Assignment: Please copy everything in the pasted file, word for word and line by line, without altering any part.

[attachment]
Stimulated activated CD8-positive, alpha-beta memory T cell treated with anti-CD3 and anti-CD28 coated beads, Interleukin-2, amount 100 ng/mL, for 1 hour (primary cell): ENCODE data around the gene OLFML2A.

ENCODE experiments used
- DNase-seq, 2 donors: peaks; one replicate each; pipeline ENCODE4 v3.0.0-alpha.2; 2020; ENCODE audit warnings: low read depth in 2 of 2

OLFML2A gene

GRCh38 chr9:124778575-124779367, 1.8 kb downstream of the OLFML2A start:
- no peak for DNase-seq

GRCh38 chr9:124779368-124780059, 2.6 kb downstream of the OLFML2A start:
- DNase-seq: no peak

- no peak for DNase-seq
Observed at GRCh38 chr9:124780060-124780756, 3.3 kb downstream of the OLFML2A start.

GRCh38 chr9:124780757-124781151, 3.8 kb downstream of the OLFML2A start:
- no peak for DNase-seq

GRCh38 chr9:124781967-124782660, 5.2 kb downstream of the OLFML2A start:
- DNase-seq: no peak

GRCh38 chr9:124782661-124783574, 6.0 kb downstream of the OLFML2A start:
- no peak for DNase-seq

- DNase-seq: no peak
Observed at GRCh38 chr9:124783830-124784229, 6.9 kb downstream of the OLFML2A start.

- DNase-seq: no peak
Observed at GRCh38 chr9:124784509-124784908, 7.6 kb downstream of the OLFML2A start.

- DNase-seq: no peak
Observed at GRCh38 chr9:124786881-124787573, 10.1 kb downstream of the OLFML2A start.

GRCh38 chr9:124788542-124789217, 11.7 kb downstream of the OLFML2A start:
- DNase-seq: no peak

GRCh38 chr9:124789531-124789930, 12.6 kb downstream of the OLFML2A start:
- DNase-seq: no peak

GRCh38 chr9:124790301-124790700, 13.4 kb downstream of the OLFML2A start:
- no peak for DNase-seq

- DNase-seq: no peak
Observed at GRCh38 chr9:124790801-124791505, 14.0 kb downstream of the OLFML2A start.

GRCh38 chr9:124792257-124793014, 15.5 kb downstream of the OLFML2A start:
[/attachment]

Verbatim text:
Stimulated activated CD8-positive, alpha-beta memory T cell treated with anti-CD3 and anti-CD28 coated beads, Interleukin-2, amount 100 ng/mL, for 1 hour (primary cell): ENCODE data around the gene OLFML2A.

ENCODE experiments used
- DNase-seq, 2 donors: peaks; one replicate each; pipeline ENCODE4 v3.0.0-alpha.2; 2020; ENCODE audit warnings: low read depth in 2 of 2

OLFML2A gene

GRCh38 chr9:124778575-124779367, 1.8 kb downstream of the OLFML2A start:
- no peak for DNase-seq

GRCh38 chr9:124779368-124780059, 2.6 kb downstream of the OLFML2A start:
- DNase-seq: no peak

- no peak for DNase-seq
Observed at GRCh38 chr9:124780060-124780756, 3.3 kb downstream of the OLFML2A start.

GRCh38 chr9:124780757-124781151, 3.8 kb downstream of the OLFML2A start:
- no peak for DNase-seq

GRCh38 chr9:124781967-124782660, 5.2 kb downstream of the OLFML2A start:
- DNase-seq: no peak

GRCh38 chr9:124782661-124783574, 6.0 kb downstream of the OLFML2A start:
- no peak for DNase-seq

- DNase-seq: no peak
Observed at GRCh38 chr9:124783830-124784229, 6.9 kb downstream of the OLFML2A start.

- DNase-seq: no peak
Observed at GRCh38 chr9:124784509-124784908, 7.6 kb downstream of the OLFML2A start.

- DNase-seq: no peak
Observed at GRCh38 chr9:124786881-124787573, 10.1 kb downstream of the OLFML2A start.

GRCh38 chr9:124788542-124789217, 11.7 kb downstream of the OLFML2A start:
- DNase-seq: no peak

GRCh38 chr9:124789531-124789930, 12.6 kb downstream of the OLFML2A start:
- DNase-seq: no peak

GRCh38 chr9:124790301-124790700, 13.4 kb downstream of the OLFML2A start:
- no peak for DNase-seq

- DNase-seq: no peak
Observed at GRCh38 chr9:124790801-124791505, 14.0 kb downstream of the OLFML2A start.

GRCh38 chr9:124792257-124793014, 15.5 kb downstream of the OLFML2A start: